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Nigerian Central Bank Leaves Interest Rate Unchanged at 14%

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Godwin Emefiele CBN - Investors King

The Central Bank of Nigeria (CBN) left the official cash rate unchanged on Tuesday, as the apex bank seeks to support the falling Naira and attack surging inflation while propping up the economy simultaneously.

The Monetary Policy Committee, led by the CBN Governor Godwin Emefiele left the benchmark rate at 14 percent, according to the Governor on Tuesday in Abuja, Nigeria. That was against most analysts call for monetary expansion.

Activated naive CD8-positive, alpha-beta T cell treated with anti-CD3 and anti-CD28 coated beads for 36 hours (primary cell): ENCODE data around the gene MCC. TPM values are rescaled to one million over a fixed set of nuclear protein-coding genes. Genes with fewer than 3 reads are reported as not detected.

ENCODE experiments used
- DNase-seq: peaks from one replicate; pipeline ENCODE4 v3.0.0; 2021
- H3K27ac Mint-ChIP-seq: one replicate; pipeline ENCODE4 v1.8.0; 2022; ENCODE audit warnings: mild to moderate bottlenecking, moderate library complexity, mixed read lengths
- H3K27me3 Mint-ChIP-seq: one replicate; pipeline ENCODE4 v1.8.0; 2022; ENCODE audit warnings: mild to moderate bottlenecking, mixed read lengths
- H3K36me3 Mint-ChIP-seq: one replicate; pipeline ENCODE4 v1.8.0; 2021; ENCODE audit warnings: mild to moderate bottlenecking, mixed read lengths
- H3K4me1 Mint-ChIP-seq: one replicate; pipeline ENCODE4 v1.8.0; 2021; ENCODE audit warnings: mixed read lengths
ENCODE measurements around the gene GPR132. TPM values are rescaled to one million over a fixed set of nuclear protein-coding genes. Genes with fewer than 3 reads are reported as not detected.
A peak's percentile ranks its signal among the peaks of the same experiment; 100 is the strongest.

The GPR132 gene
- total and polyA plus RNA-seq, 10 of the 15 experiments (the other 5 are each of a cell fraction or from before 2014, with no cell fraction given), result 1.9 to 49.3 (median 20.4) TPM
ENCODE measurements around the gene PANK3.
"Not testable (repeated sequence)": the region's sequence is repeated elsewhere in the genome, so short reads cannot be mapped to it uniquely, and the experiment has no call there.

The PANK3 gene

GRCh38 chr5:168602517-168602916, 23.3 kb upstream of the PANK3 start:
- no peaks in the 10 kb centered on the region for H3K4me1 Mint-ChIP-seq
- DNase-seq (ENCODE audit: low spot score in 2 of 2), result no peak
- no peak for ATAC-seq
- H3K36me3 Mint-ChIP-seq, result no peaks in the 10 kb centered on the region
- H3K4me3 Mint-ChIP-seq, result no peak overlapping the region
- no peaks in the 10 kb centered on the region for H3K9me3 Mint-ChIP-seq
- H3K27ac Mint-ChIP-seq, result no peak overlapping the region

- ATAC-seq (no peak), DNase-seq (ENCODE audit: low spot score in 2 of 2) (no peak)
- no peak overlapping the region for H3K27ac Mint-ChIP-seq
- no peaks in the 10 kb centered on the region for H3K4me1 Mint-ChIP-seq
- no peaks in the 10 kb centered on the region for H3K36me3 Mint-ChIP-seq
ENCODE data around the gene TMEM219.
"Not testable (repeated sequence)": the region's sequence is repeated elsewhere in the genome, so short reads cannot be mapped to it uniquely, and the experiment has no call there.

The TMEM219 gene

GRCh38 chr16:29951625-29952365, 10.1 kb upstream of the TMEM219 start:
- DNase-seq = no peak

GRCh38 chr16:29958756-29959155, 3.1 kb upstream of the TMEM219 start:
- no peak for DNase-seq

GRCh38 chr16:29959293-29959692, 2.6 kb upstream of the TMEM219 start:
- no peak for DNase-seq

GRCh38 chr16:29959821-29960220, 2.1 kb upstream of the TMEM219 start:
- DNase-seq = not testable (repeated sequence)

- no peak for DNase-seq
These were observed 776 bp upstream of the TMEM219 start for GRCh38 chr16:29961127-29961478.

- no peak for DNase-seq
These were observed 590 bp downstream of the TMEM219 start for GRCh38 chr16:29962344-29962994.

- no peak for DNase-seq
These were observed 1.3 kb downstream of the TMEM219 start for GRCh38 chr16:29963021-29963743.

The governor explained that while challenges in the economy remain, that monetary policy alone cannot sustain growth. Lowering interest rates is not advisable and the decision will help limit inflation.

Nigeria’s inflation rose to 17.6 percent in August, it highest in 11 years, following the continuous fall in global oil prices that has erased about 40 percent of Naira’s value against the dollar. The CBN had earlier unpegged the currency on June 20 in an effort to lure foreign investors into the country to offset deficit created by forex scarcity.

Unfortunately, increase in global risks and uncertainties due to the Britons decision to leave the European Union three days later impacted the policy and further plunged the Naira against the dollar.

The economy contracted by 2.06 percent in the second quarter, from -0.36 percent in the first quarter and on track to record its first full-year contraction in 25 years.